By Jon Cogburn
In the spirit of Judith Jarvis Thomson's "A Defense of Abortion"* I want to begin by talking about a couple of adults, who we'll call Sam1 and Sam2. As with most unfortunate fictional actors in philosophical gedankenexperiments the world over, we shall prescribe a horrific end to both. Let Sam1 be murdered in a bizarre road rage incident. His tendency to drive no faster than the legal speed limit enraged another driver who found himself inconvenienced by not being able to speed. Sam2 on the other hand, lives in a parallel possible world where the inconvenienced driver did not happen to be behind him that day. But (remember, this is a philosophical gedankenexperiment after all) when Sam2 drives his Honda Civic into the driveway of his split level he has a massive heart attack. Let's say that it is caused by a congenital weakness in the aortic connective tissue. Sam2 is dead.
In philosophy, we say that Sam1 was a victim of moral evil. His death was brought about by another human being. Sam2, on the other hand, was a victim of natural evil. This distinction usually comes up in debates about whether it makes sense to believe in the existence of God, whose permitting of such things is in tension with the idea that she is both all powerful and all good. The view that it's not God's fault because we have free will (omnipotent, omnibenevolent beings of necessity making a business of going and around creating creatures with the capacity to freely do evil) doesn't cut any water against natural evil, which isn't the result of our free will anyhow.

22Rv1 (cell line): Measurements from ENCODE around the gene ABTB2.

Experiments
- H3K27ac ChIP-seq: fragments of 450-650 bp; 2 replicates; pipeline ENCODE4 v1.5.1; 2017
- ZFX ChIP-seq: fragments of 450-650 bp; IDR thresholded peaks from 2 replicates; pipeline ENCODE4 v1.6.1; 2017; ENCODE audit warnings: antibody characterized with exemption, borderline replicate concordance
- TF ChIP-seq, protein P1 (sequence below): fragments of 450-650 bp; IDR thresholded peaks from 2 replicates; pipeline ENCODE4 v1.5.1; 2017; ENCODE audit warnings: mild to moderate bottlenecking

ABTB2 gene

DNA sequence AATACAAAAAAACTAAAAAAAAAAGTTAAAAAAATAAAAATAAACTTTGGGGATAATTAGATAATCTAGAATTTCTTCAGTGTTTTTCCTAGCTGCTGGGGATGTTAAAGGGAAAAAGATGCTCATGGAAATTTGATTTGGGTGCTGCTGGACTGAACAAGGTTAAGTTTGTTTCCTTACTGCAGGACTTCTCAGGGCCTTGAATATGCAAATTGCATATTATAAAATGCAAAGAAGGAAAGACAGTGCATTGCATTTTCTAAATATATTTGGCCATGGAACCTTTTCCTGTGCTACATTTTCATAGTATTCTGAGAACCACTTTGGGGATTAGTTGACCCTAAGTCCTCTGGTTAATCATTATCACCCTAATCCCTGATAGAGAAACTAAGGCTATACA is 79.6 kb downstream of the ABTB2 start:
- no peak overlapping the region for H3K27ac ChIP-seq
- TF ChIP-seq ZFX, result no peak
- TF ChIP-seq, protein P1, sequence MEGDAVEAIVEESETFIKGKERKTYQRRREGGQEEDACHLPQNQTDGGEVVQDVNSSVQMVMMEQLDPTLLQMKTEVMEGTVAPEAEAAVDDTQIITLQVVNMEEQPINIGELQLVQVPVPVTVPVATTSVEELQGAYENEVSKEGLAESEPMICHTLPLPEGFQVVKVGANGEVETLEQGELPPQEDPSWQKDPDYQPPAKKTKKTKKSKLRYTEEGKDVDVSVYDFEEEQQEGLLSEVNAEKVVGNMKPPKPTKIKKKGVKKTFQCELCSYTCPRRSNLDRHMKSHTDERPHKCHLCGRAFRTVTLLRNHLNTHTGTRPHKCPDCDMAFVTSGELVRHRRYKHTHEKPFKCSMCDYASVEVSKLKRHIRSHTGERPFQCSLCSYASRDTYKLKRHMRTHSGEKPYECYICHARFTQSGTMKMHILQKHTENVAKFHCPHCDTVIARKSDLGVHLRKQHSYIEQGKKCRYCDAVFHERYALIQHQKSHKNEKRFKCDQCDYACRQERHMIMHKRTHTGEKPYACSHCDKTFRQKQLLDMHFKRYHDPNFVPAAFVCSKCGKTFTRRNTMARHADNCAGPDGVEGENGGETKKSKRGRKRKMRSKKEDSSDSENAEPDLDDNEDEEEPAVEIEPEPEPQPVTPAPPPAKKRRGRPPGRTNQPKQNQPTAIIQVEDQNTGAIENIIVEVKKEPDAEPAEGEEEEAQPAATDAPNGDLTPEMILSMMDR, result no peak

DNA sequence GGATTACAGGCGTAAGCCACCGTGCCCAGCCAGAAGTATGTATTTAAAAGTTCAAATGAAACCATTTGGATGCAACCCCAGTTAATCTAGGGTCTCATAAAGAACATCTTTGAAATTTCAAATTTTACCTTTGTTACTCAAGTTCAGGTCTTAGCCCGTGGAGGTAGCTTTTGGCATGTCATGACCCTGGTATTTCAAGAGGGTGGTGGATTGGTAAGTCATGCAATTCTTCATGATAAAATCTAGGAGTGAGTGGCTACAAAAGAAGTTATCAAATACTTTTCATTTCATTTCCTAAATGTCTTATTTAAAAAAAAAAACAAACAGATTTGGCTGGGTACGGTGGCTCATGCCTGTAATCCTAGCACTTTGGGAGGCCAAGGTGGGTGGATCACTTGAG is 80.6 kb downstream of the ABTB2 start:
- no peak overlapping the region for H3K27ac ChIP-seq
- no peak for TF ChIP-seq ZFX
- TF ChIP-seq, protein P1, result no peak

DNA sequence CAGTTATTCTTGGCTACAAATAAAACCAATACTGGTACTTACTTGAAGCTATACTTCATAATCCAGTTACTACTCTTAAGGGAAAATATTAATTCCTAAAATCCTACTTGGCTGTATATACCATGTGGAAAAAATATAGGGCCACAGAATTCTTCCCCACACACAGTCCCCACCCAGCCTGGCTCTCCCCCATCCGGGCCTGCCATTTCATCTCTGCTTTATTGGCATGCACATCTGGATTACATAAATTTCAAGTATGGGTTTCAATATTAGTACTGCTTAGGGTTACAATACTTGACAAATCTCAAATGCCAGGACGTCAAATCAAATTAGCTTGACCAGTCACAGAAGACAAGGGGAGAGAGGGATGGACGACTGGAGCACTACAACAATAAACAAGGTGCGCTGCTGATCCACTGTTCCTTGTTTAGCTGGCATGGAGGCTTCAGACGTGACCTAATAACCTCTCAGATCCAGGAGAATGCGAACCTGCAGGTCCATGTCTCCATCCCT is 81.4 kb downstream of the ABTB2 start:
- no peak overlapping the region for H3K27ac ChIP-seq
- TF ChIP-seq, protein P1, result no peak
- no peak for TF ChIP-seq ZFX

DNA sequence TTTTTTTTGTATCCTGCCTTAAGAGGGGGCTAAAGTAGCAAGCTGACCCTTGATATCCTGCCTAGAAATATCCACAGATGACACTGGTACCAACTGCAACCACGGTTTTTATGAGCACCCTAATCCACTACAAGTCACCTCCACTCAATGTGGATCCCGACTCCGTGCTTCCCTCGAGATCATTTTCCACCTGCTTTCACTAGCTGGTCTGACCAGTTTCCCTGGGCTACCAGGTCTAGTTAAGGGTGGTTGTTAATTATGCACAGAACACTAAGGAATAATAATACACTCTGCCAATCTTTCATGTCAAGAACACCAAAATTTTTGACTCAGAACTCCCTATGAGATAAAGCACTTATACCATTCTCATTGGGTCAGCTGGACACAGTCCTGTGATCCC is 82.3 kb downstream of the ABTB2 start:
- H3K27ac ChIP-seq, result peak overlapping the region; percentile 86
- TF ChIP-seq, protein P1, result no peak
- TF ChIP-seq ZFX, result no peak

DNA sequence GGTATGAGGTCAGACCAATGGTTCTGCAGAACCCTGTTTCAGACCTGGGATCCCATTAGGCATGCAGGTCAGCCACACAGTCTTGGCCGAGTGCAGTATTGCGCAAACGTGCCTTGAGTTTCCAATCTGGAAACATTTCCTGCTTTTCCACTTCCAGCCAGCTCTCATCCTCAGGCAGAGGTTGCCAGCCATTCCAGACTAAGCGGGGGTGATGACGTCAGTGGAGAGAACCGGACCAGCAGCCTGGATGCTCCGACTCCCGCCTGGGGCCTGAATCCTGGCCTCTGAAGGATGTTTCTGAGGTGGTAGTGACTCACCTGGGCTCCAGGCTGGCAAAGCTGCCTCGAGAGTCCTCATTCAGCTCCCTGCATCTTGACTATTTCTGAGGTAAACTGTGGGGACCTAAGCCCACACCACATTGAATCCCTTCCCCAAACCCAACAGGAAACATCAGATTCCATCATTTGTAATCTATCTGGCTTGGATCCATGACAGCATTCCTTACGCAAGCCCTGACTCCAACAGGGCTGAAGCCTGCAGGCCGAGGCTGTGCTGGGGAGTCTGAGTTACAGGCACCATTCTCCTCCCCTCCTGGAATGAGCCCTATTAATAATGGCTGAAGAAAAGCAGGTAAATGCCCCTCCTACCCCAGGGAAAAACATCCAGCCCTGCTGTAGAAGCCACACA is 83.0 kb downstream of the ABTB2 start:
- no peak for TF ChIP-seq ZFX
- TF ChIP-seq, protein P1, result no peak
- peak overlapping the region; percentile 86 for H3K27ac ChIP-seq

Tragically, the actual world is in all relevant respects just like the world of our gedankenexperiment. All of us will be victimized both by nature and by one another. Most of us won't be killed by other humans. Many of us will die too soon from natural causes. Those of us who survive mourn and we are right to do so. Let us return to Sam2, felled by a heart attack. If the parallel world is really like ours, and Sam2 is not a hermit, his friends and family will mourn. His death will be an ongoing trauma for those closest to him. Moreover, DSM to the contrary, this is the way it ought to be.
But let's imagine an alternate parallel world, where like ours most people die of natural causes, some die as a result of free will, and many die as children and young adults, again mostly of natural causes. But imagine that in this world nobody every mourns death by natural evil. When Sam2's wife and kids get home they just put his body in the backyard compost heap and get along with their day.